By Tim Donnelly
Chestnuts are not just roasting on an open fire — they might be setting your budget on fire this year too.
Last week my mom was in town and I took her to binge Christmas in New York, part of a long con to get her to move back East. She wanted to see the holiday delights she remembered seeing as a kid coming into the city from North Jersey, and I’m always happy to remind her that we have those things here, while in Arizona they have scorpions. We did the Rockettes, we gawked at the trippy disco windows, we walked 8 miles of midtown Christmas.
To complete the experience, we sought out chestnuts, the chewy, warm holiday treat whose cozy aroma fills the air of midtown like endless refrains of Mariah Carey. We tried a couple street vendor stands but never got them in the end: the price is simply too damn high now.
At the corner of 81st and Central Park West, I saw a vendor and tried to grab a bag for us. They were $8, and when the vendor produced only a tiny paper bag — like a lunch sack for a very small cat — I smelled a bad deal and said no.
I made a few more attempts: one vendor in the Upper East Side quoted me $6, when I said no and walked away, he dropped it to $5; I accepted but then when he put the bag of chestnuts in my hand, I could feel just four nuts in there. A price of over $1 per nut is … wacky, so I got my money back and walked away.
Eventually, we gave up, and I sent my mom back to the scorpions. This week, I talked to a few other vendors in Manhattan and they confirmed that indeed, chestnut prices have skyrocketed across the tourist quarters.
In 2010, vendors sold bags of chestnuts for $3 or $4 a dozen, according to a Daily News story, about 25 cents per nut. On Wednesday, I found one vendor outside Bryant Park selling them for $10 for a bag of 10 — $1 per nut, a 400 percent inflation since 2010. (The inflation calculator tells me $4 in 2010 dollars should be worth $5.60 today.)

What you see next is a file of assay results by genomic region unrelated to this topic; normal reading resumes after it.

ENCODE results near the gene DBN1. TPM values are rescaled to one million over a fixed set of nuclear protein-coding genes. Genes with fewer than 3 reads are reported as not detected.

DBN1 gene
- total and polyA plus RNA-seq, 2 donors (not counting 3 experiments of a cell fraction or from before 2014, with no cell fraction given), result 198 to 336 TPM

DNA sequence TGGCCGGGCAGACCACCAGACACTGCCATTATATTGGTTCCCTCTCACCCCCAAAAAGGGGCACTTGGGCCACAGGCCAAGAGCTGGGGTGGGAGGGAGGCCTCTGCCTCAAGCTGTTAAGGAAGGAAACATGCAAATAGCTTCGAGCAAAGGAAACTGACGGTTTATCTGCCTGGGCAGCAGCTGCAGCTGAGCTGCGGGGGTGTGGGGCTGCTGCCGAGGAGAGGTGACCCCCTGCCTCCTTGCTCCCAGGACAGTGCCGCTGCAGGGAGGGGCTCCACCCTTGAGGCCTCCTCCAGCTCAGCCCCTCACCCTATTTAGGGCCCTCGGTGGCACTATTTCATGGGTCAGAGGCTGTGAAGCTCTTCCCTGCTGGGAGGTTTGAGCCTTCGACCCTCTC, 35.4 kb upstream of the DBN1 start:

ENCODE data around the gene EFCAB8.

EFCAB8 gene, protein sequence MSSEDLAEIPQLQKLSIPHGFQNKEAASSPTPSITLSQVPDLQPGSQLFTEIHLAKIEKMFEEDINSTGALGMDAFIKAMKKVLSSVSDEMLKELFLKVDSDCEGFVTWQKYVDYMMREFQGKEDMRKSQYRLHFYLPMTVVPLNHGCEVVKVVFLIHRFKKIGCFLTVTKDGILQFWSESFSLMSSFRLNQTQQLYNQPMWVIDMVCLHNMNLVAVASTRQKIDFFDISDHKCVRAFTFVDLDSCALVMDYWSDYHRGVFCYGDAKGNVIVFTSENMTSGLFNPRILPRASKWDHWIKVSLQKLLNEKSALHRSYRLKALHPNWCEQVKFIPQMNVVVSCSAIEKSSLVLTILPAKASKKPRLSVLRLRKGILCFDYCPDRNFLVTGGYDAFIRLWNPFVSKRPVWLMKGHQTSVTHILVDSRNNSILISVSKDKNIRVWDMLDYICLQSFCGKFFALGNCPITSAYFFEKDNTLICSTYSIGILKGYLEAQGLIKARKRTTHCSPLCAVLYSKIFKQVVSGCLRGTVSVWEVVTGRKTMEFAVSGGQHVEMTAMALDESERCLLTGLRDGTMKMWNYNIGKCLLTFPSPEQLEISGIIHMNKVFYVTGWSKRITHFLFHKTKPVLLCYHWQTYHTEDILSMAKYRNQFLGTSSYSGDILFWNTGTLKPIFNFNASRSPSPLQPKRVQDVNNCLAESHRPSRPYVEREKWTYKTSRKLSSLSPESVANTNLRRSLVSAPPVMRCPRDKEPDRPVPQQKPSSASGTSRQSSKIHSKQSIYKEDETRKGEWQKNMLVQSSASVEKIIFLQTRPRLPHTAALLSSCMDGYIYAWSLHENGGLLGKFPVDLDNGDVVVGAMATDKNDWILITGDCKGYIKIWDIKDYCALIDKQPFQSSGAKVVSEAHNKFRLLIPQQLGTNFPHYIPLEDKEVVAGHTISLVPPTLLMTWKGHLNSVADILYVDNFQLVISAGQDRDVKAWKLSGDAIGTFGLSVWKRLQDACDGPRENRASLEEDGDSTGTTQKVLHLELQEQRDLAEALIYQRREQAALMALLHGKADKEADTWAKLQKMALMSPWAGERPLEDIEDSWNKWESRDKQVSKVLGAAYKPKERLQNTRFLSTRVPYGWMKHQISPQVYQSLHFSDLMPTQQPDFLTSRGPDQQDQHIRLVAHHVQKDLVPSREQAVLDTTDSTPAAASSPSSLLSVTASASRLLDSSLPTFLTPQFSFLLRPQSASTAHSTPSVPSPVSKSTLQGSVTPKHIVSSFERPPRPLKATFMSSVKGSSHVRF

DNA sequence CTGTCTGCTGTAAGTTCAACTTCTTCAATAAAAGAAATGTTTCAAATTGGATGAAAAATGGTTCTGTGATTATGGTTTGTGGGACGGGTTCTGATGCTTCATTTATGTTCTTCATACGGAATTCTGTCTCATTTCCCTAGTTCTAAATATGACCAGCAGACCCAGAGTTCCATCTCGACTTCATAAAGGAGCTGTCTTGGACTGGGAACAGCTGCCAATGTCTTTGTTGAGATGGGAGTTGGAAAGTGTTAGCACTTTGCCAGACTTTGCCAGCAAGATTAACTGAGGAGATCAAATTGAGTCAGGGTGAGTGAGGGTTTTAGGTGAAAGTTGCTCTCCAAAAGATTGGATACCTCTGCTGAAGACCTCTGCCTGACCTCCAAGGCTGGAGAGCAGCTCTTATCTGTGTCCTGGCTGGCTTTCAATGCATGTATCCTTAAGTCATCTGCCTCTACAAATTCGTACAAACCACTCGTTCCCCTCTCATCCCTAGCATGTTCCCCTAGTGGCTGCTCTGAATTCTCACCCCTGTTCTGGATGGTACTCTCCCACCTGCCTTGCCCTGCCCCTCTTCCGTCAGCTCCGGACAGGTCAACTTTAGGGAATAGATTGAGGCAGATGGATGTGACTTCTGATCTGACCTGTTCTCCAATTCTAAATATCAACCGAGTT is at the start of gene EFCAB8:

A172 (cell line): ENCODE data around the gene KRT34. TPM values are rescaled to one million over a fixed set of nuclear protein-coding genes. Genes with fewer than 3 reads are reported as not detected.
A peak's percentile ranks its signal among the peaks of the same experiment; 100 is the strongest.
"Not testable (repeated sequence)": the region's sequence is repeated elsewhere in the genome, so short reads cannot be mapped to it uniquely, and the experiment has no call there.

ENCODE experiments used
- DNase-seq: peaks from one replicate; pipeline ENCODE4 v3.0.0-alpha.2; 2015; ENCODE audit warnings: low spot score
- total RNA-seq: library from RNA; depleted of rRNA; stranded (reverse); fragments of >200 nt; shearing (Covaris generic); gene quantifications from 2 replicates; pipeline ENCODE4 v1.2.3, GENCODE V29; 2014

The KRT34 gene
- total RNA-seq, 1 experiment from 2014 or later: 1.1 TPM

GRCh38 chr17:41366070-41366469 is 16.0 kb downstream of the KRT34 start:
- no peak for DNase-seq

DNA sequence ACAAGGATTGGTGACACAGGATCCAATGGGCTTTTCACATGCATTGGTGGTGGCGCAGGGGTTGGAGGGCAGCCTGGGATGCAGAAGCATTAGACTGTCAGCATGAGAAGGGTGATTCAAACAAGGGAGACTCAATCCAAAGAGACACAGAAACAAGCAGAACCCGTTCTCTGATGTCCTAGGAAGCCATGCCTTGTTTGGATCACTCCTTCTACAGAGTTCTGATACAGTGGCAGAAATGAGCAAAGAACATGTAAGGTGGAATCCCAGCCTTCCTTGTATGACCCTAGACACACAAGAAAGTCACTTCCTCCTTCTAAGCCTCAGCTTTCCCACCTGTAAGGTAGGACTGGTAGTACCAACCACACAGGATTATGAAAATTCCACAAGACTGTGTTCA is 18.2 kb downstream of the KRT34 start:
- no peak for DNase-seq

Other vendors up and down Sixth Avenue had similar prices, with one as high as $7 for five nuts, at $1.40 per nut. I can’t imagine any situation in which a single nut should ever cost a whole dollar, but when I asked a few vendors, who said they're expensive because everything is more expensive right now.
“We’re not just coming here to see the people in the street, we need to make something too,” one vendor at the corner of 50th Street and Sixth Avenue told me. He mentioned operating costs like gas for the generator, money for the stand’s owner and his own salary.
Another seller at 49th Street just cited “the market.” In the prime nut-slinging spot across from Radio City Music Hall, another vendor said the market is always jammed up this time of year: stands like his only stock chestnuts for a few months during the holidays.
The Italian chestnuts — which are the ones we usually roast and eat — are only available during fall and early winter. Chestnut yields across Europe were reportedly down this year too, thanks to a number of factors including fungus, invasive species and — say it with me now — climate change.
In 2010, the Daily News wrote that chestnut sales weren't what they used to be already.
“Every year, they become less and less popular,” a vendor in Herald Square told the paper, saying he only sold about a dozen bags a day.
Market forces or not, gouging tourists is a time-honored and respected New York hustle, like the vendor who was celebrated by some for selling $30 hot dogs near the World Trade Center in 2015. These nut vendors might only be participating in a less official form of gouging that every other tourist trap in this city formalizes. Every holiday pop-up bar, for instance, figures out a way to charge $20 for an old-fashioned with the word “snowball” in the name.
But street vendors have often been a respite of good value, a place for a quick snack when all the surrounding restaurants are martini-lunch, white tablecloth affairs. Now it's a dollar just for a nut.
Roast your own nuts this year
I checked my local Foodtown and found a pound of chestnuts were selling for only $9, which is about nine nuts in street value. I don’t have access to an open fire but I’ve roasted chestnuts many times in my own home and you can too. All you need is an oven, a sheet pan and a knife to cut an X into the shells; follow these instructions for the full recipe.
Give yourself about 30 minutes to prepare the chestnuts before heading out on your own holiday adventure. Throw them into a thermos or reusable coffee mug. It’ll keep them warm so you can gnaw on some nuts at your own pace, and save your $10 for bribing Santa.